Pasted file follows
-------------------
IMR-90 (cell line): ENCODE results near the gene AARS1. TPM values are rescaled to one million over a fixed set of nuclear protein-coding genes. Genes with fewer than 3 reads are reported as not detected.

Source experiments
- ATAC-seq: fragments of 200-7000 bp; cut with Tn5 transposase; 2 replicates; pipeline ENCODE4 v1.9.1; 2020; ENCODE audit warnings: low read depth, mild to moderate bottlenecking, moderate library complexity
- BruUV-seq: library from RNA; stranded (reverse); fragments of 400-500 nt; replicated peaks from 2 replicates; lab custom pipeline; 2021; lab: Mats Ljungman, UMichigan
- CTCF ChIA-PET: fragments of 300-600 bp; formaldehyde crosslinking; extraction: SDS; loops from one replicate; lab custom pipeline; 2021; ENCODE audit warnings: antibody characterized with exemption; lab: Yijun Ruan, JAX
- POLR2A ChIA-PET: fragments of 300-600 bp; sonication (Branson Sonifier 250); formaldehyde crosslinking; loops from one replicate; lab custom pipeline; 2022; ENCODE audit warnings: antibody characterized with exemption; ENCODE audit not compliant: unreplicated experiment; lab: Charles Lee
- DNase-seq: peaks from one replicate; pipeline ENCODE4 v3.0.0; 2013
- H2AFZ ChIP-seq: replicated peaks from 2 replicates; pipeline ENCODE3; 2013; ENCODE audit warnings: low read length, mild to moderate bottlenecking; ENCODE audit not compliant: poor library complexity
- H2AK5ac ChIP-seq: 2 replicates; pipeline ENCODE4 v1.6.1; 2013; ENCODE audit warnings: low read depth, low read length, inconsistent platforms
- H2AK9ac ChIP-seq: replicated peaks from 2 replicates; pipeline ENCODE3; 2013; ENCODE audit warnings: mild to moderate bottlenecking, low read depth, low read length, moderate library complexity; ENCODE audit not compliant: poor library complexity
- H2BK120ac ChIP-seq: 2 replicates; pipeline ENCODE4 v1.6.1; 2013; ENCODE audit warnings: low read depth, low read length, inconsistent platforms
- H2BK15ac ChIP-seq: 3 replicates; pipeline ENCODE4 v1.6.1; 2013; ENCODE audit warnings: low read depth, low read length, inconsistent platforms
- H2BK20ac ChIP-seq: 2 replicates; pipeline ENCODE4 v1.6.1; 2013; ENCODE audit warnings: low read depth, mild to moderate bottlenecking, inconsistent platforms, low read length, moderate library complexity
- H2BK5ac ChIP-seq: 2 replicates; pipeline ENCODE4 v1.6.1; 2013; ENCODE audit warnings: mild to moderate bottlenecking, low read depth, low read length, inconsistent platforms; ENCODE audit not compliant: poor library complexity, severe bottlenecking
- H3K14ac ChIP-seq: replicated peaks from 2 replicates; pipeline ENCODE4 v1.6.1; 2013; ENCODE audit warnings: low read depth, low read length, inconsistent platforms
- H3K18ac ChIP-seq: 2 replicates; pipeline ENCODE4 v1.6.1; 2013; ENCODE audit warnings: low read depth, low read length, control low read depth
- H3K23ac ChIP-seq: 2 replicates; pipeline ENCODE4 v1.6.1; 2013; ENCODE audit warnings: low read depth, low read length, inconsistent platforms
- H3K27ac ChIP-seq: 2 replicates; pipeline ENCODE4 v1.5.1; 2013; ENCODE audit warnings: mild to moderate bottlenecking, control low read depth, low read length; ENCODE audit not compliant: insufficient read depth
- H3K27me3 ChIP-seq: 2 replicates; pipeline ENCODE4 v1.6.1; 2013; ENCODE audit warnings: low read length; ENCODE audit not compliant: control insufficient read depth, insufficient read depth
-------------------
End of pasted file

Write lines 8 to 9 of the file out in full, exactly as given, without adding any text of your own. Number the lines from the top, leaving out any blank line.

- H2AFZ ChIP-seq: replicated peaks from 2 replicates; pipeline ENCODE3; 2013; ENCODE audit warnings: low read length, mild to moderate bottlenecking; ENCODE audit not compliant: poor library complexity
- H2AK5ac ChIP-seq: 2 replicates; pipeline ENCODE4 v1.6.1; 2013; ENCODE audit warnings: low read depth, low read length, inconsistent platforms